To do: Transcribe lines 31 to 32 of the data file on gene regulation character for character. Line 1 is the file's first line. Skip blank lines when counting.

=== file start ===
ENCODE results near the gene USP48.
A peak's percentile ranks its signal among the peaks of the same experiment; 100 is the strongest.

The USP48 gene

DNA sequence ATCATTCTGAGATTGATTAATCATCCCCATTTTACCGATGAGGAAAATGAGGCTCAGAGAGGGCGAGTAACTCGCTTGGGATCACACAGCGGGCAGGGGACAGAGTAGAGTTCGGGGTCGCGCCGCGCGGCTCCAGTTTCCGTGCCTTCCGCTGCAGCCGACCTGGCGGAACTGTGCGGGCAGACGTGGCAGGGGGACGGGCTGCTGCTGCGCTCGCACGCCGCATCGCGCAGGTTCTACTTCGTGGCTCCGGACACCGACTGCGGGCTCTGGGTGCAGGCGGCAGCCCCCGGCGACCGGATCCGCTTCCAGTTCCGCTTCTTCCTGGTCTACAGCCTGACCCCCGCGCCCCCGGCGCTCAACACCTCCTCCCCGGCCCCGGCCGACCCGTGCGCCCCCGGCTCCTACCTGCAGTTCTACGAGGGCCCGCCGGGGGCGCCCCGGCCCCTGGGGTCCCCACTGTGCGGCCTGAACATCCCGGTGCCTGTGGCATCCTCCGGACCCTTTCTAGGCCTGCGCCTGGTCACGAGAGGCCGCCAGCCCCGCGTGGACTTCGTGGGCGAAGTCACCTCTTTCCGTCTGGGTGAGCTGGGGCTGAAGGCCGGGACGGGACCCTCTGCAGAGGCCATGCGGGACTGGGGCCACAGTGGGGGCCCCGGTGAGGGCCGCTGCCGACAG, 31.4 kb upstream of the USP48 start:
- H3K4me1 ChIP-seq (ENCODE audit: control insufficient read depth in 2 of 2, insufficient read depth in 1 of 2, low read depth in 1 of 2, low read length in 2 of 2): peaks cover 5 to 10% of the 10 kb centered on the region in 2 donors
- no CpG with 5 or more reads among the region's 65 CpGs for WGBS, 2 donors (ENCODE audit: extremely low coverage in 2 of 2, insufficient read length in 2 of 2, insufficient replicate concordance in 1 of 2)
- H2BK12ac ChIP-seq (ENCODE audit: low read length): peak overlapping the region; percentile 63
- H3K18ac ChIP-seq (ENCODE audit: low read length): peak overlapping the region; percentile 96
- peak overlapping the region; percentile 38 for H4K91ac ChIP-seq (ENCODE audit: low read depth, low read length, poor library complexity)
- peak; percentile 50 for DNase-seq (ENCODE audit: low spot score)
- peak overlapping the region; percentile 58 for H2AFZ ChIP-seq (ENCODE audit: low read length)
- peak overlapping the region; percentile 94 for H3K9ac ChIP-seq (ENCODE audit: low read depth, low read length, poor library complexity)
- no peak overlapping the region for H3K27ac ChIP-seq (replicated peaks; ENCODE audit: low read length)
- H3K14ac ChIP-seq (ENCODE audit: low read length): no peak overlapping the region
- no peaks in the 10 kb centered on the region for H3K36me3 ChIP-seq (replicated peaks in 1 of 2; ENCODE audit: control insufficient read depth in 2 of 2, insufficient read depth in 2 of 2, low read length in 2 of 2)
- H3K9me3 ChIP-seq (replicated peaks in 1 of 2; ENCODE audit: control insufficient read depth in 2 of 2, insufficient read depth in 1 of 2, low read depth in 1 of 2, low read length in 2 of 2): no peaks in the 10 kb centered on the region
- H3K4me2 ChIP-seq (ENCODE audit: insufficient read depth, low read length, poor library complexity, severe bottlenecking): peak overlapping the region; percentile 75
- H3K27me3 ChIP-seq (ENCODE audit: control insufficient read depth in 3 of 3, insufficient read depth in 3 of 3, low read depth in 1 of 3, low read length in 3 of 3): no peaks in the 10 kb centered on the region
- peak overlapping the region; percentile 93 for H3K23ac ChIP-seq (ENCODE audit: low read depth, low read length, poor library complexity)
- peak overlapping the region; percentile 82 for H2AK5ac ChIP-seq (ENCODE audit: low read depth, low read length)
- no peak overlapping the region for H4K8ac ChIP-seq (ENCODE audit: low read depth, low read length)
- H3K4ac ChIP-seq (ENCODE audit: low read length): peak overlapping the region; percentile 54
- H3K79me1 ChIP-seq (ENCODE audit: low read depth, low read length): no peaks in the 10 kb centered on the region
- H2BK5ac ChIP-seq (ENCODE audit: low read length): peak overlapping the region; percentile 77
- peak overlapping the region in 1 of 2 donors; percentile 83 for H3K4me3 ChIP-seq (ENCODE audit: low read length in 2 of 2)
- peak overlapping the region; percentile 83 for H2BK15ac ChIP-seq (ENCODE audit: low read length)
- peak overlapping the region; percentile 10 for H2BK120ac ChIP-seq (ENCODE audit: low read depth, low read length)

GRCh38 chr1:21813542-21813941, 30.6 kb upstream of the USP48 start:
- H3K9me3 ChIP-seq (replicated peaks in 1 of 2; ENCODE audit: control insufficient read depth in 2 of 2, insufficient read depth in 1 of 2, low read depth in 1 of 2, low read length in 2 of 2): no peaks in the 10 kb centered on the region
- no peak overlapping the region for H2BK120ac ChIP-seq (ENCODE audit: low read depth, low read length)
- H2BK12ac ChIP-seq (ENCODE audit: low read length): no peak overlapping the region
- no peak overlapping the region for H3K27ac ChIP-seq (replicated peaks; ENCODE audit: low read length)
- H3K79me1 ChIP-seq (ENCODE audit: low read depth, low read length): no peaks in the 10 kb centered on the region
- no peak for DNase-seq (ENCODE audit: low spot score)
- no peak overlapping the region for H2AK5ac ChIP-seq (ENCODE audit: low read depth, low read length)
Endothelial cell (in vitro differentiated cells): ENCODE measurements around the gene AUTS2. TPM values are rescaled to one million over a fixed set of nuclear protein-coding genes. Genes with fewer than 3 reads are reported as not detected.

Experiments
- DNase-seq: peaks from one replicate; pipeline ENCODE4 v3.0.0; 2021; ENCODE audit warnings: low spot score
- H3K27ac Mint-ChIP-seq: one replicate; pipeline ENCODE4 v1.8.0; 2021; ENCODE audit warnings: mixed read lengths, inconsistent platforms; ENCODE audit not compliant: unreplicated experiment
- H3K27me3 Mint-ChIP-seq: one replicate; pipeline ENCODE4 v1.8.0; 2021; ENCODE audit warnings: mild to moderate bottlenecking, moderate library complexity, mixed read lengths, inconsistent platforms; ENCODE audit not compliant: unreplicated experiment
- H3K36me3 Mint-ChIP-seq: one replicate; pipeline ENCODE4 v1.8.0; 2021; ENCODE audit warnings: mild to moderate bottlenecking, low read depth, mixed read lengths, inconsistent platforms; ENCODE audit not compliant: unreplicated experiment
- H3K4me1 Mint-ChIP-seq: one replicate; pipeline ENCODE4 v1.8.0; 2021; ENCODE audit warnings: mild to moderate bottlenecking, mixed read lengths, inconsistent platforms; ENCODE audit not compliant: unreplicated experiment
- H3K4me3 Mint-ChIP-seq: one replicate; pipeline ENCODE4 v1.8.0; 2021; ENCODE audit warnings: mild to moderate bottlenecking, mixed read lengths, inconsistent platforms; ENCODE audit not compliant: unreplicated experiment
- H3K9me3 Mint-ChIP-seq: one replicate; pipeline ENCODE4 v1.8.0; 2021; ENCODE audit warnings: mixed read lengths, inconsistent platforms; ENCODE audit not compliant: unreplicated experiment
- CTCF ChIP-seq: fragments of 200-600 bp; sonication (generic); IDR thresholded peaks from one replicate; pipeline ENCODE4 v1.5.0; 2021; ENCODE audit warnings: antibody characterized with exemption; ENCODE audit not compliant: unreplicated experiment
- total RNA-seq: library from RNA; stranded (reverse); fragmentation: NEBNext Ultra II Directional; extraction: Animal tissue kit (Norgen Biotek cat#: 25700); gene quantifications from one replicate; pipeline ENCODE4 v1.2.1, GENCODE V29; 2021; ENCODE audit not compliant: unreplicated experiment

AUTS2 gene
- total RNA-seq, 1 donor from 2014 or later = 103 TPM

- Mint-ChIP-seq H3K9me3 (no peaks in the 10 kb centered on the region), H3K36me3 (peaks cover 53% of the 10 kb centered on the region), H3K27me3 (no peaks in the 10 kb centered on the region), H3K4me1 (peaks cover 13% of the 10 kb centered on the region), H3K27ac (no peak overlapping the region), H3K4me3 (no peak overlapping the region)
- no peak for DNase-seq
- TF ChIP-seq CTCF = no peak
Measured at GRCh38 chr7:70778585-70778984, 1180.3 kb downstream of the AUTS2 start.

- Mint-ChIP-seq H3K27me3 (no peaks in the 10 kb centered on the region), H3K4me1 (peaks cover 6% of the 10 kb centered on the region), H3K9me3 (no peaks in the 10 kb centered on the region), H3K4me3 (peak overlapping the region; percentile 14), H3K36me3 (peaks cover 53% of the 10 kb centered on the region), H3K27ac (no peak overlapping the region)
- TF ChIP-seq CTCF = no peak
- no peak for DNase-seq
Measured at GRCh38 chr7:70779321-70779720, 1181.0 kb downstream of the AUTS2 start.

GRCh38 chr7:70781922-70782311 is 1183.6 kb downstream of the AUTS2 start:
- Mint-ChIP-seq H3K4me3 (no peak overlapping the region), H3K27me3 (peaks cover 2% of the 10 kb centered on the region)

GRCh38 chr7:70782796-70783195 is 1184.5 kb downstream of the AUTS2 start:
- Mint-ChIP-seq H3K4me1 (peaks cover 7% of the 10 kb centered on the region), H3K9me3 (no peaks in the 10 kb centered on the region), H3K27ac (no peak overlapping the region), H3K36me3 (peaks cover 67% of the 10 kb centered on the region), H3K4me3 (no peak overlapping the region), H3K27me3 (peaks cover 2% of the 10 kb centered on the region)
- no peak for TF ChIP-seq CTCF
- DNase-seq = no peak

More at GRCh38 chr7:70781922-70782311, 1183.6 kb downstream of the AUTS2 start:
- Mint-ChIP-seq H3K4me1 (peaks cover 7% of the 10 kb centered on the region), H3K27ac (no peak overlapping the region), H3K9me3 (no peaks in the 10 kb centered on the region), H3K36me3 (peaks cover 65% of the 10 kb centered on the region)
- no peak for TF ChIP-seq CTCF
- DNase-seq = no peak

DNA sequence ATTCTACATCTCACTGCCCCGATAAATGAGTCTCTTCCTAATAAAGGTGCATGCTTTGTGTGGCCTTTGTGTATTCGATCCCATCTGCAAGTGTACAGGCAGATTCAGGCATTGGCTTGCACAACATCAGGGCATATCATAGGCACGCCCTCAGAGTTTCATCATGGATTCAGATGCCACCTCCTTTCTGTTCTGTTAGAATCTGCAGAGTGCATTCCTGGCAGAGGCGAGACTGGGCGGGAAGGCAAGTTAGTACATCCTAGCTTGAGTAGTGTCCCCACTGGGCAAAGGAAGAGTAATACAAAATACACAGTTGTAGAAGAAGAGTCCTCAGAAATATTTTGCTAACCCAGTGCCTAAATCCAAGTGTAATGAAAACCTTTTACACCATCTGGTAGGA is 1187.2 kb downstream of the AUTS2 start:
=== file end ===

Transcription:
- H2BK12ac ChIP-seq (ENCODE audit: low read length): no peak overlapping the region
- no peak overlapping the region for H3K27ac ChIP-seq (replicated peaks; ENCODE audit: low read length)